The film experience was fundamental to my writing, I believe. I worked mainly in editing, and mainly in documentaries. Working in documentary—without a script—is an exercise in finding the story in the material you’ve got, rather than starting with the story and then making the images fit it. Editing a documentary is an act of faith that a narrative can be found in disconnected bits and pieces. That’s always been the way I write. I start with fragments and live for a long time with uncertainty about how they’ll add up to a story. For me, it’s a way of keeping a sense of discovery in the writing process. Any time I’ve tried the “write-to-a-plan” technique, I’ve ended up with writing that’s cautious, bland and uninventive—low energy. For all the risks involved in writing out of a muddle of bits and pieces, it’s the only way that seems to work for me.
You really found a balance between what we experience as human beings and the way nature exists outside of subjective time. (I love the line "Time had no intention and no judgment.") How do you think Rooke came to understand that that balance, and what do you hope the readers take away from Rooke’s experience?
Dawes was an astronomer, so I looked at the stars a lot when I was writing this book. I was struck by the fact that I was looking at exactly what he’d looked at so long ago. The Southern Cross, with its faint fifth star, is just as he’d have seen it in 1788. So when I set out to invent a fiction from his story, that sense of the stars was a continuous background hum to the book—you could look up every night and there they were, the past and the future calmly crossing the sky in an eternal present. I came to see that I was trying to tell a story that reflected that. It was a story about two individuals in a particular time and place. Their lives were finite, their ends in some ways sad. But they’d made something that transcended their own lives. They were part of that enormous cosmic story, and nothing they created was wasted or lost. A spark of human understanding had leapt between the two of them, and would go on forever, like those stars.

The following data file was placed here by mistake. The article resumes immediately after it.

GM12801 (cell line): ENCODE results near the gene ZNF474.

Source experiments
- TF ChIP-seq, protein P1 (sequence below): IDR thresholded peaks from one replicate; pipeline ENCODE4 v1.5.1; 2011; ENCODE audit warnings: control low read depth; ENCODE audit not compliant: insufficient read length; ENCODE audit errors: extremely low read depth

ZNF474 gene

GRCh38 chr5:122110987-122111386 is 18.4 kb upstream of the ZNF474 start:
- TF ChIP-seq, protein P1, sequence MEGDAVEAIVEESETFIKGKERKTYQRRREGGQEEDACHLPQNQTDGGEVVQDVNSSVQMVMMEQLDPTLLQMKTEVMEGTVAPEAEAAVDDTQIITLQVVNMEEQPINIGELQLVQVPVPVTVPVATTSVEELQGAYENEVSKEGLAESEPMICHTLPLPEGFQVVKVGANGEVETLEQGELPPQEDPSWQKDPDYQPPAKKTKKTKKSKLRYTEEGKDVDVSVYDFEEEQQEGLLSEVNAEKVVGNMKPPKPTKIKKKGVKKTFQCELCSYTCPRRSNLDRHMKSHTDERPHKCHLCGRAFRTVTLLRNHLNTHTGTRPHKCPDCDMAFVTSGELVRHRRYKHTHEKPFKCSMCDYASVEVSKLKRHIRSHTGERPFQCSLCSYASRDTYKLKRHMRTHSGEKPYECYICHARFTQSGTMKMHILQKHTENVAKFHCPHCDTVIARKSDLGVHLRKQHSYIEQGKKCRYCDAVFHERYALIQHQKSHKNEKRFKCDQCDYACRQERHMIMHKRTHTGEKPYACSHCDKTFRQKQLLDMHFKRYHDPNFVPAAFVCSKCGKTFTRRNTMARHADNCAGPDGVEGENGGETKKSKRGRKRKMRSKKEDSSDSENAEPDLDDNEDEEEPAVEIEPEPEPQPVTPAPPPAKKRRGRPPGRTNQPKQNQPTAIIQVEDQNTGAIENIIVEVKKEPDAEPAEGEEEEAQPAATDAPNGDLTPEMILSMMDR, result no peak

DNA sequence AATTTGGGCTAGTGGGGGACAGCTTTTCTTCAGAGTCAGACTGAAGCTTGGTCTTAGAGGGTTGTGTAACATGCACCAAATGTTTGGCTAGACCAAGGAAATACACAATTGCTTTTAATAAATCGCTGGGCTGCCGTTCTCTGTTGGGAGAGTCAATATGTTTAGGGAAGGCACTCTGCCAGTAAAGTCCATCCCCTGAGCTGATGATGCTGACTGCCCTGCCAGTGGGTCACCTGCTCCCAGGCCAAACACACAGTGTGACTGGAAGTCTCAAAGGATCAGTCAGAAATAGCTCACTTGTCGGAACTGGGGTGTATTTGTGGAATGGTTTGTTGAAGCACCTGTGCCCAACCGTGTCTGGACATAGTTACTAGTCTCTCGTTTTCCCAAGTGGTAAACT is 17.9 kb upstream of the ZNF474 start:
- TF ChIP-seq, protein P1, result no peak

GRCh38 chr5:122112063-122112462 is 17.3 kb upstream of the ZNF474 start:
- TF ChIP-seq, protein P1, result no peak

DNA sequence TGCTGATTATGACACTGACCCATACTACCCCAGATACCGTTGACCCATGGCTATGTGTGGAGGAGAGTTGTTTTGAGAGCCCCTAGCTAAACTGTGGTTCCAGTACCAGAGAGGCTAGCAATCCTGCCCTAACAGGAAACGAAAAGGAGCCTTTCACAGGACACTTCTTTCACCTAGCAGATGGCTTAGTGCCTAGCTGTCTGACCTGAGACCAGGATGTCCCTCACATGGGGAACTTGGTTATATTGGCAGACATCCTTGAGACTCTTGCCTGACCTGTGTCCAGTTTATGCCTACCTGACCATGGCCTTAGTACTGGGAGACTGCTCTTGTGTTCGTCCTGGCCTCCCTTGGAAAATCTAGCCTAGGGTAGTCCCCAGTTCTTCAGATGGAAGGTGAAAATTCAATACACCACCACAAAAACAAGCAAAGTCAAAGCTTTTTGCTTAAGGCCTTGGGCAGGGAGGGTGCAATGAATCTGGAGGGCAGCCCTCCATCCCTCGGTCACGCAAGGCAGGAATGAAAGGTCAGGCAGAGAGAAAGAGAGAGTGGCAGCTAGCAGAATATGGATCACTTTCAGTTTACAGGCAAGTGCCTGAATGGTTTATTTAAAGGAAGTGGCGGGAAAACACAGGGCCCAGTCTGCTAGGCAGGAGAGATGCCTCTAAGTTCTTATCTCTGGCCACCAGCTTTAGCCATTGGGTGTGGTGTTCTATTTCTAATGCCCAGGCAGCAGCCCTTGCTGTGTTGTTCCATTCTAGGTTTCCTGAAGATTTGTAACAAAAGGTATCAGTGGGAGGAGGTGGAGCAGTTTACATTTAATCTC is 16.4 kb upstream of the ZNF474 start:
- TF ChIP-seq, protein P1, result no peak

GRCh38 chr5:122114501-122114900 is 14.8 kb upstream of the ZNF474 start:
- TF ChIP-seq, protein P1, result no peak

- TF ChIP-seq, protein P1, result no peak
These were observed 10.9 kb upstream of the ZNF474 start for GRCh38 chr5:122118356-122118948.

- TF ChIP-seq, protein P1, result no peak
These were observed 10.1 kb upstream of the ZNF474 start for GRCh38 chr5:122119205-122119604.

The book has a huge appeal in Australia; after all, it’s about the very beginnings of your country as a colony. What might you say would be the novel’s appeal for a US audience?
It’s a story about how two people managed to make a bridge of understanding between their unimaginably different worlds. The human urge to see the world as “us” and “them” is very deeply rooted. Difference is so often a trigger for obstinate refusal to try to understand, and that leads so easily to a pointless cycle of conflict. The real story of Dawes and Patyegarang, and the fiction inspired by them, is a push in the opposite direction. Here’s one moment when difference didn’t disappear, but was respected and valued and turned into understanding—what people everywhere on the planet are hoping for.
What are your plans for your next novel? Are you going to continue to mine Australia’s history or are you going to focus on something contemporary—or neither one?
I’ve just started working on another work set in the past—so many of Australia’s astonishing stories haven’t been told. There are still a lot of silences in our past, things we’re not quite sure how to look at. For a novelist, those silences-waiting-to-speak are irresistible.
Lauren Bufferd writes from Nashville, Tennessee.